The first time we were there was a chilly night, so I went for that classic Mexican hangover cure, posole. It’s a soup/stew made with hominy (white corn) shredded cabbage and at La Cabanita, your choice of shredded pork or chicken in a rich broth. A squirt of lime and you’ve got a perfect cold weather treat.

Accidental Locavore Mexican PosoleFrank went for the tacos, and because it was a quiet night was able to get all 3 with different fillings (on our second visit, they were super busy and would only do 3 of the same). While he was happily munching on all of them, his favorite was the chorizo taco.

On our second visit, we wanted to explore more of the menu. This time I tried one of the 3 moles they have, the mole Amarillo. It was more soup-like than I expected, but really delicious. My only complaint, and it’s minor, was that it had big chunks of chicken, potato, and chayote that needed to be cut into manageable bites, which was hard when they were floating in the broth. A combo of every utensil on the table and a lot of splashing broth and I worked my way through half of it before deciding to take it home where I could be messy in private.

Accidental Locavore Mexican TlayudasElvis’ cousin recommended the tlayudas to Frank. Picture a massive quesadilla stuffed with black bean salsa, cheese, chorizo, avocado and shredded cabbage and you have a good idea about this mess of goodness. I loved the corn tortilla that had spent a nice amount of time on a grill, giving it a great taste. It’s massive, so split one, take half home, or pass on guac and dessert. We took half of Frank’s home and I had a great lunch the next afternoon.

We’ve never made it to dessert and I’m not sure what they have, except the last time we were there, some good-looking churros were going to a nearby table.

La Cabanita is open every day except Tuesday for lunch and dinner. Follow them on Facebook to get specials. For weekends and holidays a reservation is a good idea.

La Cabanita

763 Main Street Poughkeepsie

845-452-7544

http://www.lacabanita1.com

 

 

 

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Stuffed Poblano Peppers with Chorizo and Cheese

by Anne Maxfield on November 26, 2018

Accidental Locavore Peppers Stuffed With ChorizoOne of the best parts of being in a CSA (besides the farm-fresh veggies) is the chance to try different veggies. Not that poblano peppers are so “weird,” but on an average day  I’d probably only pick up a couple for a specific dish. When they were part of our share a couple of weeks ago, I thought it was time to see what I could do with them.

Stuffing them seemed like the thing to do and this interesting recipe from Rick Bayliss—his take on chile rellenos – was my starting point. Serves 4.

Accidental Locavore Peppers Stuffed and FinishedStuffed Poblano Peppers with Chorizo and Cheese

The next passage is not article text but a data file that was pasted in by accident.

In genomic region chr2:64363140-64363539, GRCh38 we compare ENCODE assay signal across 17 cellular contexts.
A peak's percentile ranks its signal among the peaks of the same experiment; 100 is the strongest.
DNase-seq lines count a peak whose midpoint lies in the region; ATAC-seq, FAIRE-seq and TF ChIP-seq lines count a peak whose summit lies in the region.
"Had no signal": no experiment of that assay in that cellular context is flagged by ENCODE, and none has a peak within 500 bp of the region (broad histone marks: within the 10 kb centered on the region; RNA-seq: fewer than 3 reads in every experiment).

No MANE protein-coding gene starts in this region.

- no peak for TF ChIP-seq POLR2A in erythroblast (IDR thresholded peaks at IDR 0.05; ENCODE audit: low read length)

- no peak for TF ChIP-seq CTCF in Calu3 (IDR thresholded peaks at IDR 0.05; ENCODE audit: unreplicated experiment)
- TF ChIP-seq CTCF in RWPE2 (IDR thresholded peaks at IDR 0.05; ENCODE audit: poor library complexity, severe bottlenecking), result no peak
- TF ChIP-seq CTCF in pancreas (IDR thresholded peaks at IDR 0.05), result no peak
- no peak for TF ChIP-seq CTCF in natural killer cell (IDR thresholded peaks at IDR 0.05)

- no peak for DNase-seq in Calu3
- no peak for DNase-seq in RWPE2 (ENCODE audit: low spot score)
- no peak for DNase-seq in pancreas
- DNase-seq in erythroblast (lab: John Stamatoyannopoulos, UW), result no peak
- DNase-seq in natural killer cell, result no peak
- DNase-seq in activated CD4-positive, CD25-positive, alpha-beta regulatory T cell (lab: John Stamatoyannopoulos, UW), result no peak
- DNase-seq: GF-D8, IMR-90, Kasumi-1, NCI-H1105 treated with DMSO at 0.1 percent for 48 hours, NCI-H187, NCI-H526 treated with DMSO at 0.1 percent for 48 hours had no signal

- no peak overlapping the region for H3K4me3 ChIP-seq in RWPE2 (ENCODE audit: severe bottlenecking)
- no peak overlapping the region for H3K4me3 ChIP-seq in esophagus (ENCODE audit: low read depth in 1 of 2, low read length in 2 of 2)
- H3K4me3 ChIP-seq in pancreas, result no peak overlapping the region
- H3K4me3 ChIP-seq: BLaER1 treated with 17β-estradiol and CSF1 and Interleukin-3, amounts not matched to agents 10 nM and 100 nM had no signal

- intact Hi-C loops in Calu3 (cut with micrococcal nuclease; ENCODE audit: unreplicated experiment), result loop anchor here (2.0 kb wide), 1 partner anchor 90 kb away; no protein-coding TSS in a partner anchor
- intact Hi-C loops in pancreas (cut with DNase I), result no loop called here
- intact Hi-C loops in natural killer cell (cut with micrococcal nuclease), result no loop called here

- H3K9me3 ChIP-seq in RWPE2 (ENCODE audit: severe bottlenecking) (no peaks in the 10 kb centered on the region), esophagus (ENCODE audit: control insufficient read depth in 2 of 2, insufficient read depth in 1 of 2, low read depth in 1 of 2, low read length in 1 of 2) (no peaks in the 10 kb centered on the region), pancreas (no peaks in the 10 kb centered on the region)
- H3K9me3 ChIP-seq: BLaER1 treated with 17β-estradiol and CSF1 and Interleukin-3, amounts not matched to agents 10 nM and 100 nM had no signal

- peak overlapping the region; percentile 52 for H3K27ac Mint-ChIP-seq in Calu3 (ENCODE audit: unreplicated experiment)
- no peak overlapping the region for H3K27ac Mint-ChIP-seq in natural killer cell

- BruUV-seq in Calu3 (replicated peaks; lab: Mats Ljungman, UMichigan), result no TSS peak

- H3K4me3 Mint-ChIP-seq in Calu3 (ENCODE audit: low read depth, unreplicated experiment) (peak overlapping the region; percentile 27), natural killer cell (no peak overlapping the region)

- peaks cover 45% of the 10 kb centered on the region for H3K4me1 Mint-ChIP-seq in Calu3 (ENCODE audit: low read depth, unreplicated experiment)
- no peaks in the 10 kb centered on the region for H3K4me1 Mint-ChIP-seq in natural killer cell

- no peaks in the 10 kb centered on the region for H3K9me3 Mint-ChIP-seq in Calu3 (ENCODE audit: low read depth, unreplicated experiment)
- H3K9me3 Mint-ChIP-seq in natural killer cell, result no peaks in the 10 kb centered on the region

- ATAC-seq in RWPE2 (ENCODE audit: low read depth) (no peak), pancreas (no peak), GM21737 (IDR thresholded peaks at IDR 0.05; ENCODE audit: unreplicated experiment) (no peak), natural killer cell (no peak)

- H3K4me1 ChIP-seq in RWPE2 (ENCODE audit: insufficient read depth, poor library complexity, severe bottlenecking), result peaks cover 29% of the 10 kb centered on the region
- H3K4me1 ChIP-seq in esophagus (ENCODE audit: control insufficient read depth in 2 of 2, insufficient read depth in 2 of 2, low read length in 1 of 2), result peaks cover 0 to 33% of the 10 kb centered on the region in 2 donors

For the peppers:

  • 4 large poblano peppers, as smooth as possible
  • 1 pound chorizo
  • 2 cups onion, diced
  • Salt
  • 6 ounces goat cheese

For the topping: 

  • 1 ½ tablespoons olive oil
  • ½ cup panko bread crumbs
  • ¼ cup pine nuts, coarsely chopped
  • 2 tablespoons cilantro, finely chopped

Make the peppers: 

Accidental Locavore Peppers for RoastingRoast the chiles directly over a gas flame or on a baking sheet 4” below a very hot broiler, turning regularly to make sure all the surfaces are well blackened and blistered.

Place in a bowl, cover and let stand for 5 minutes.

Rub the skins off the peppers and then cut a slit starting ½” from the top and going to the tip of the pepper. At the top, make a ½” cut on either side of the opening.

Open up the chiles and remove the seeds. Rinse the insides and place them cut side down on a paper towel to drain.

Remove the chorizo from the casings and crumble into a 12” non-stick skillet over high heat. Cook for 5 minutes, using a spoon to break up any large chunks, until the sausage is nicely browned.

Lower the temperature to medium, add the onions and salt. Stir to combine, then cover and cook until the onion is soft, about 10 minutes.

Remove from the heat and let cool completely.

Once cooled, crumble the goat cheese over the mixture and stir to combine.

Stuff each pepper with ¼ of the mixture. Fold the chile around the stuffing, leaving a gap in the center (see top photo).

Place the stuffed chiles in a 13×9” casserole and cover tightly with aluminum foil.

To bake the chiles, heat the oven to 375°. Place the foil covered dish in the oven and bake for 30 minutes.

Make the topping:

Heat the olive oil in a small non-stick skillet over medium-high heat. When the oil is hot, add the bread crumbs and nuts. Cook for about 3 minutes, stirring until the mixture is golden brown. Remove from heat, add the cilantro and set aside.